The term ‘Constitutionalism’ has not been directly employed in any of the provisions of the Constitution of India although the Supreme Court of India in its judgments has implicated the ‘idea’ of constitutionalism and has employed the term ‘constitutionalism’. The term constitutionalism is the blend of two words where one is ‘constitutionalism’ and the second, ‘constitutionalism’. The last syllable the “ism― has an additional meaning(s) that denote a theory. Constitutionalism is an overbearing word for various aspects of study of constitutions. In the process to understand the meaning of the term ‘Constitutionalism’ we have to first understand the meaning of the term ‘Constitution’, and then the term ‘Constitutional’ in short. The term ‘Constitution’ literally means the act of forming or establishing something. The Constitution is the basic law of a country. Of all its various functions, it performs mainly two functions: firstly, it outlines the organs of the government, and secondly, it demarcates the power given to each organ of the government that it establishes whereas, on the other hand, the term ‘Constitutional’ signifies of being consistent with or operating under the law determining the fundamental political principles of a government. For example, ‘Constitutional Law’ means the law determining the fundamental political principles of a government. The term ‘Constitutionalism’ contains in it the philosophy of three concepts i.e., Constitution, Constitutional and –ism. So, Constitutionalism= Constitution+ Constitution-al+ Constitution-alism. When, the syllable ‘ism’ as a suffix is added after a word, it becomes a belief or theory/set of theoretical claims. The word ‘ism’ means a theory or hypothesis. In other words it is considered as a belief or system of beliefs accepted as authoritative by some groups or schools. 

Background of Constitutionalism

In discussing the history and nature of constitutionalism, there has often been a comparison drawn between Thomas Hobbes and John Locke who are thought to have defended, respectively, the notion of constitutionally unlimited sovereignty (e.g., Rex) versus that of sovereignty limited by the terms of a social contract containing substantive limitations (e.g., Regina). Although an equally good focal point is the English legal theorist John Austin who had similar notions as Hobbes, thought that the very notion of limited sovereignty is incoherent. For Austin, all law is the command of a sovereign person or body of persons, and therefore the notion that the sovereign could be limited by law requires a sovereign who is self-binding adn adheres to the law by disciplining themselves, who commands him/her/itself. But no one can “command” himself, except in some figurative sense, so the notion of limited sovereignty is, for Austin (and Hobbes), as incoherent as the idea of a square circle. Austin says that sovereignty may lie with the people, or some other person or body whose authority is unlimited. Government bodies – like Parliament or the judiciary – may be limited by constitutional law, but the sovereign – or “the people” – remains unlimited. But if we identify the commanders with “the people”, then we have a paradoxically identified result by H.L.A. Hart where he says that the commanders are commanding the commanders.

Elements of Constitutionalism

In order to safeguard against violations of the letter and spirit of the constitution, there is a demand to be provided with a set of institutional arrangements. Louis Henkin  defines constitutionalism as constituting the following elements:

Government according to the constitution: The Constitution of India provides for a Parliamentary form of Government, which is federal in structure.

Separation of power: Transparency, accountability and adherence to the rule of law depends on a systemic arrangement and coherency between the three arms of the state, viz, the Executive, the Legislature and the Judiciary.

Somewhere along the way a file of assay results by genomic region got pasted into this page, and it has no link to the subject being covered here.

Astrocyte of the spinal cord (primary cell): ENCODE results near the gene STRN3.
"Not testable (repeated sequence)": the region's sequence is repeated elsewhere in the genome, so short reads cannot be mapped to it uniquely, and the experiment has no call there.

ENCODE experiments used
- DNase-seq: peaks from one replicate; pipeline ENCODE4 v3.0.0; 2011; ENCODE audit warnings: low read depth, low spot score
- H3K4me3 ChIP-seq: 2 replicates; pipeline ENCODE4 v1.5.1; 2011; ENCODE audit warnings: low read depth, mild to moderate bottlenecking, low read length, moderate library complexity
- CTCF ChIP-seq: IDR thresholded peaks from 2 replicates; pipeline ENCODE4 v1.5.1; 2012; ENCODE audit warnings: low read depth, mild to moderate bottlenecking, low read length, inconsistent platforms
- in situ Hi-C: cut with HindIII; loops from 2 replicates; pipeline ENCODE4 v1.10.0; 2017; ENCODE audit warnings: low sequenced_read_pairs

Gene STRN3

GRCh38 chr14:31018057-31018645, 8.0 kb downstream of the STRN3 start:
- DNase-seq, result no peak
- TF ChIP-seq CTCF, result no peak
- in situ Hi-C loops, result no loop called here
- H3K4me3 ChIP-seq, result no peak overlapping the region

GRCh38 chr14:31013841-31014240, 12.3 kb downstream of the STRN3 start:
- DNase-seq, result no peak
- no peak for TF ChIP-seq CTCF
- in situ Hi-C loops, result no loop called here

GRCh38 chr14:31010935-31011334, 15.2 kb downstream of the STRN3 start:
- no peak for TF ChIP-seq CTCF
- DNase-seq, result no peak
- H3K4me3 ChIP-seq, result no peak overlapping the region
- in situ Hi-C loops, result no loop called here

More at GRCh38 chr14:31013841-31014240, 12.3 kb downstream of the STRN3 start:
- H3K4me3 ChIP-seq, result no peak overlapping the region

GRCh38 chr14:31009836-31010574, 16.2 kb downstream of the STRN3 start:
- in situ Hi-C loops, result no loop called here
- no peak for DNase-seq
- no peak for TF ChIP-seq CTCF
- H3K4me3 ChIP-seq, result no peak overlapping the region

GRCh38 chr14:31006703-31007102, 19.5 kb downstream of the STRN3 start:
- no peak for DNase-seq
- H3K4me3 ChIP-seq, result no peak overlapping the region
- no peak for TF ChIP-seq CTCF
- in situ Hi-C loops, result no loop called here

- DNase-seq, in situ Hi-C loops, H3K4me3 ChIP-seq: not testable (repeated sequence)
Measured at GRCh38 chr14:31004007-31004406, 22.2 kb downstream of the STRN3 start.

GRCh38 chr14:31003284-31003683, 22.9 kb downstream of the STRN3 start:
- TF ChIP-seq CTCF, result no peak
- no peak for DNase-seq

Sovereignty of the people and democratic government;

Constitutional review; It refers to the power of the judiciary to interpret the constitution and to declare any such law or order of the legislature and executive void, if it finds them in conflict the Constitution of India.

Independent judiciary; The Indian Constitution protects the citizens from any partial judgment. And, this gives the power to the judiciary to make decisions based on the rules of the law, in case of any dispute.

limited government subject to a bill of individual rights; 

controlling the police; 

civilian control of the military;

no state power, or very limited and strictly circumscribed state power, to suspend the operation of some parts of, or the entire, constitution.

Difference between Constitution and Constitutionalism

The study of constitutions is not necessarily termed as the study of constitutionalism and is in no way synonymous. Although frequently debated, there are crucial difference. The People and America’s Constitutional Tradition Before the Civil War, a study of the early history of American constitutionalism. Fritz observes that an analyst could carefully approach the study of historic events by focusing on issues that entailed “constitutional questions” and this differs from that focus which involves “questions of constitutionalism.” Constitutional question involve the analyst in examining how the constitution was interpreted and applied to distribute power and authority as the new nation struggled with problems of war and peace, taxation and representation. A country may have a Constitution, but not necessarily ‘constitutionalism.’ For Example, a country where the dictator’s word is considered as the law can be said to have a constitution, but not constitutionalism. A Constitution does not merely put forth powers to various organs of the government, but it also seeks to restrain these powers that have been given. Constitutionalism anticipates the checks and balances and puts powers of legislature and executive under reasonable restraint, otherwise freedom of people would seem to be jeopardized, leading to an authoritarian and oppressive government. Therefore, to preserve basic freedom of individual and to maintain the dignity and personality, a Constitution should be permeated with Constitutionalism; that is, it should have in-build restrictions on powers as has been mentioned above.